Tetun in Timor-Leste by Catherine Kim

Bondia. Diak a lae?

My foray into Tetun, the local language of Timor-Leste.  The former 27th province of Indonesia was previously a Portuguese colony for 300 years; hence, Tetun is the local language for the entire country that is heavily influenced by Portuguese.  It is a creole of the different dialects spoken in the districts with Portuguese loan words.  For instance, commonly used greetings are derived directly from Portuguese: bondia, botardi, bonoiti – good morning, good afternoon, and good evening.  Other words are obviously from Portuguese, say ‘restaurate,’ but more slang Portuguese is not so obvious to an English speaker.  For instance, “tenki” means “must” as in “Hau tenki practika Tetun” (I must practice Tetun) which is also commonly used in Portugal.

Dili Institute of Technology - my school for 1 week of Tetun.

Dili Institute of Technology - my school for 1 week of Tetun.

It was only a week and, in comparison to many languages, Tetun is easy to learn.  There is no conjugation required for verbs, there is no verb “to be,” and the Portuguese influence means there are some recognizable words for an English speaker.  However, despite these features, it is still require some intensive practice to master.  One of the last days, my classmate gave me a ride and the driver was local.  I quickly ran through my newly learned Tetun: Hau hosi Amerika. I hau hela Australia. Hau koalia Tetun uitoan. (Translation: I am from America and I live in Australia.  I speak a little Tetun.)  And after that it was back to broken words and sign language.

Notes! The joy of being back in school.

Notes! The joy of being back in school.

It was still worth it.  I was the odd duck in the class as most people who study Tetun are going to be living in Timor-Leste for a year or two, not visiting for a few weeks.  Even though I am far from fluent, speaking basic phrases is helpful and I feel people appreciate the effort.  Some of the staff at the accommodation will try and teach me a few words here and there and I view that as-as much acceptance as I will ever deserve.

Say No to Plastic by Catherine Kim




Today is World Environment Day.  People often ask me how I knew I wanted to be a marine biologist.  I don't really have a good answer other than I always knew I loved the ocean.

Unfortunately,  there are a lot of issues facing the environment and the oceans are no exception.  The list is long, depressing, and daunting it is hard to believe an individual can really make a difference in reversing some of these effects.  Little things like remembering your reusable shopping bags at the store can mae a difference in our oceans.  I have been tricked by plastic bags underwater.  I get excited because they look like jellyfish, but upon swimming closer realize that it's plastic.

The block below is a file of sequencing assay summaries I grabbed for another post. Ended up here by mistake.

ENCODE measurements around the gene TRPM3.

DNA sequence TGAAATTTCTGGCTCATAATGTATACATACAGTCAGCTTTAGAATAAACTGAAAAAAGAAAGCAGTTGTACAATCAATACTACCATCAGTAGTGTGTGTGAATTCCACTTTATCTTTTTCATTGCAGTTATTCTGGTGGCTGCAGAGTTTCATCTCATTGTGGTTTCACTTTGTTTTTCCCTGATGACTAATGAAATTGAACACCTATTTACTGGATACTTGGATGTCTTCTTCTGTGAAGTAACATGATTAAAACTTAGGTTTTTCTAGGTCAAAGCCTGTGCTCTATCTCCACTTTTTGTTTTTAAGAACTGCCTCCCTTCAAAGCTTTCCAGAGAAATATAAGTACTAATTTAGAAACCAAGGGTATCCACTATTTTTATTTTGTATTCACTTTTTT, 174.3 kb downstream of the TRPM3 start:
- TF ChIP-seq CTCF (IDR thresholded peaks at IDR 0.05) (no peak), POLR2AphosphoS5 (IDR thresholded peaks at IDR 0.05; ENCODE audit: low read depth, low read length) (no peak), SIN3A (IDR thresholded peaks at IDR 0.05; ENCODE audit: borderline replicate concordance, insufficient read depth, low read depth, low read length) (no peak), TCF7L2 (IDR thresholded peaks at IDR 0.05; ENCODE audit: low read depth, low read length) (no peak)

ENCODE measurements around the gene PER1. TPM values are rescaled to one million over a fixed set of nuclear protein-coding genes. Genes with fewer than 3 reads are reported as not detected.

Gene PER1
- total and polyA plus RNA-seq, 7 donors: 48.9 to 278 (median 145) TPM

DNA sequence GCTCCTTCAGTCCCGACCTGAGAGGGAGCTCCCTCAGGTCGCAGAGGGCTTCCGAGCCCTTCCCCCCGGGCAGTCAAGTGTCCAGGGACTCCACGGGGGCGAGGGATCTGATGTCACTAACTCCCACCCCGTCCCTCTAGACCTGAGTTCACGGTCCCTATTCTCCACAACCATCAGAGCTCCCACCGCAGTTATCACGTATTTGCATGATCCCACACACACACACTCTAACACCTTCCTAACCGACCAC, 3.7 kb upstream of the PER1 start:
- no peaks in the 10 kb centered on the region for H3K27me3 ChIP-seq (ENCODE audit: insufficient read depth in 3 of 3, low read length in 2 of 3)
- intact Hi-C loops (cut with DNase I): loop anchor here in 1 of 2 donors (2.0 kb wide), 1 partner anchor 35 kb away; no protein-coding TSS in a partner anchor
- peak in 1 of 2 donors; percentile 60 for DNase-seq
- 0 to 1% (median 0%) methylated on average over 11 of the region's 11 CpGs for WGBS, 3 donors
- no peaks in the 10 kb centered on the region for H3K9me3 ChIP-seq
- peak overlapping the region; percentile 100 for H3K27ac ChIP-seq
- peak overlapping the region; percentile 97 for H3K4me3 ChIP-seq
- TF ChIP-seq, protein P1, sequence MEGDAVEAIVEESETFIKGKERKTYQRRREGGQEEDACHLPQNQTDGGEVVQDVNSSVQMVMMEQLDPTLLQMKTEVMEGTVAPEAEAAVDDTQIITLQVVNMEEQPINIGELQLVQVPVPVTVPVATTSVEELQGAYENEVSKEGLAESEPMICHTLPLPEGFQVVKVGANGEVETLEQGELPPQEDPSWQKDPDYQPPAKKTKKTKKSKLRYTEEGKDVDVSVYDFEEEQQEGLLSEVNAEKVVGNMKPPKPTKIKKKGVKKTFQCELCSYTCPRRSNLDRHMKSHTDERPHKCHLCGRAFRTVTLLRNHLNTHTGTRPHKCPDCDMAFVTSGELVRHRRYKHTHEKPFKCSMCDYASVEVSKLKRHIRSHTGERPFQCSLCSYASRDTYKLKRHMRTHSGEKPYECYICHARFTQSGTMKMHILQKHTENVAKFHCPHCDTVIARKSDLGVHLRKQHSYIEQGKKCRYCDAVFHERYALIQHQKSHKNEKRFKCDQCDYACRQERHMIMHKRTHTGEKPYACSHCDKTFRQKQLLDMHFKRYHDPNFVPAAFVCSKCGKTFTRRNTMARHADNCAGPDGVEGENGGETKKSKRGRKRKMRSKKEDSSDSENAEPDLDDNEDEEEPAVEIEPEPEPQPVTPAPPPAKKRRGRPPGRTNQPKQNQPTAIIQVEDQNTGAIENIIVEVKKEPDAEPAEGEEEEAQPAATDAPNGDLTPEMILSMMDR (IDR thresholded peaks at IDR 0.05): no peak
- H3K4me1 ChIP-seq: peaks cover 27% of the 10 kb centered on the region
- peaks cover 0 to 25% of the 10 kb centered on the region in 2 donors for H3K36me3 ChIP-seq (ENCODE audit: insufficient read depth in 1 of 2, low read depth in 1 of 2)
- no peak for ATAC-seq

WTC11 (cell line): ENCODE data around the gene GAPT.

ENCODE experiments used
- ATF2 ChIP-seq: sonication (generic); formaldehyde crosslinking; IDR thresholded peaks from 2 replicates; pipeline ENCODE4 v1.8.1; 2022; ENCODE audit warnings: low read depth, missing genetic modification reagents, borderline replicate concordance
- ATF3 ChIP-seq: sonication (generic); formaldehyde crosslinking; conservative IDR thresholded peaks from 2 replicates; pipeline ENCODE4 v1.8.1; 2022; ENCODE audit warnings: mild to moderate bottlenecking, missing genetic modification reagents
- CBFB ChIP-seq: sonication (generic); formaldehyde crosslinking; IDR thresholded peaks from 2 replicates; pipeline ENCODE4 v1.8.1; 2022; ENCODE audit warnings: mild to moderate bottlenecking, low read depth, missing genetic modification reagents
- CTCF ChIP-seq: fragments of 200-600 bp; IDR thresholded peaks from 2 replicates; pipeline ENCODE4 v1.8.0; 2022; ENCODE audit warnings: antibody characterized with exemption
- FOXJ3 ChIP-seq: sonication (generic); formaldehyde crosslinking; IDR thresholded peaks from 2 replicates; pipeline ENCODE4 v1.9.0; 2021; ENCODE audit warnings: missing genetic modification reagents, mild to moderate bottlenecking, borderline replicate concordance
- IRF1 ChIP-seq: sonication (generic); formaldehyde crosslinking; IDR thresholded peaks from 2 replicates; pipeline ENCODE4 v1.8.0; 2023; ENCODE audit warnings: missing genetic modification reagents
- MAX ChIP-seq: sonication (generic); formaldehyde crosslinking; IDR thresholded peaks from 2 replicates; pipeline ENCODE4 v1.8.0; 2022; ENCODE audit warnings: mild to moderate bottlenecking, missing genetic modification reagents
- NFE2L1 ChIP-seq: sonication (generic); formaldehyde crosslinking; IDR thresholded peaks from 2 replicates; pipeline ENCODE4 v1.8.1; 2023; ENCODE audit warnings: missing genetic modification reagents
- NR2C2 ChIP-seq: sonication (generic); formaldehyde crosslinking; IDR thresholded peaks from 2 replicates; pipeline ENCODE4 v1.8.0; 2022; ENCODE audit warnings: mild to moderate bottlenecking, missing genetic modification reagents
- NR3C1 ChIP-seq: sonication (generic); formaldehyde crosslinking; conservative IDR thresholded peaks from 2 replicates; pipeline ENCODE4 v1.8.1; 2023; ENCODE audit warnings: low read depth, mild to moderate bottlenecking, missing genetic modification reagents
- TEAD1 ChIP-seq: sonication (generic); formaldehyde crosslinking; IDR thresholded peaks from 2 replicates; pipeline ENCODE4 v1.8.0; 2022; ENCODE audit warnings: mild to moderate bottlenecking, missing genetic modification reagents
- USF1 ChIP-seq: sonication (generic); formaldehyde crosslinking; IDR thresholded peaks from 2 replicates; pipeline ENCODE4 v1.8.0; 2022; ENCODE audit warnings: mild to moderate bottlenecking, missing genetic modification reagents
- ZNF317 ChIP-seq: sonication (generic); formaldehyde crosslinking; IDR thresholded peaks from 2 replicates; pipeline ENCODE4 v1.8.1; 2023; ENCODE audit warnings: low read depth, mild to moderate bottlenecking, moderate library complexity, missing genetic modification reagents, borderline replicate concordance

I make and effort to reduce my plastic waste - I use a reusable water bottle, I bring a mug with me to get coffee, I attempt to not get straws when ordering drinks - but I am still guilty of generating plastic waste.

Last month, I was on a field trip surveying the reefs of Tun Mustapha Park off the north coast of Sabah in Malaysian Borneo with WWF Malaysia.  It was a very local trip.  Case and point our boat:

Our sturdy vessel for the three weeks of field work.

On a boat, you are living are living in a mesocosm of the world: limited space and limited resources.  Generally, tourist liveaboard boats have reverse osmosis systems or water coolers for drinking.  We had 1700 gallons of fresh water on the boat and which was used by 20 people in about 5 days, partly because we used the freshwater to flush the toilets...  The two blue containers at the back of the boat were added halfway through the trip because we were using the fresh water too quickly.  That did not even include the drinking water.  We had boxes and boxes of bottled water that were our only source of potable water.  Culturally, drinking bottled water seemed to be the norm in Malaysia.  The tap water seemed perfectly potable though and to my surprise, most of the bottled water was only bottled tap water!  I never buy bottled water; even when traveling I make a concerted effort to avoid bottled water.  Faced with a very basic boat though, I was at a loss.  I accepted that it was okay because there was no other way.

Steaming out of Kudat, it was a beautiful day.  The sun shining high in the sky, billowy luminescent clouds shining all around, the ocean breeze hitting your face, and then a current of plastic bottles gliding back to town.  It was stunning.  This boat had arguably the most conservation minded people in the region aboard and yet we were contributing as much to the problem as everyone else.  It bothered me, yet I was reliant on the bottled water like everyone on the boat.




What is a marine biologist to do?  In these cases, I try to think of what people, society did before the invention of X technology.  How did ships carry freshwater with them pre-plastic?  It must have been barrels..?  If the water got dirty there really is no other choice when stuck in a salt water dessert. 

There can always be improvement.  In planning field work where I know we might rely soley on bottled water for drinking, planning ahead and asking whether there are other solutions to supplying enough drinking water for a trip would be worth the trouble for my conscience.  In the case above, I imagine we could have brought a water cooler with the five gallon jugs which would have been much less waste than the 1.5 liter bottles.  It would be more work, but all I have to do is close my eyes and picture the stream of glinting plastic water bottles gliding across the water toward me and the effort would be worth it.

Sydney by Catherine Kim

Holiday snaps in Sydney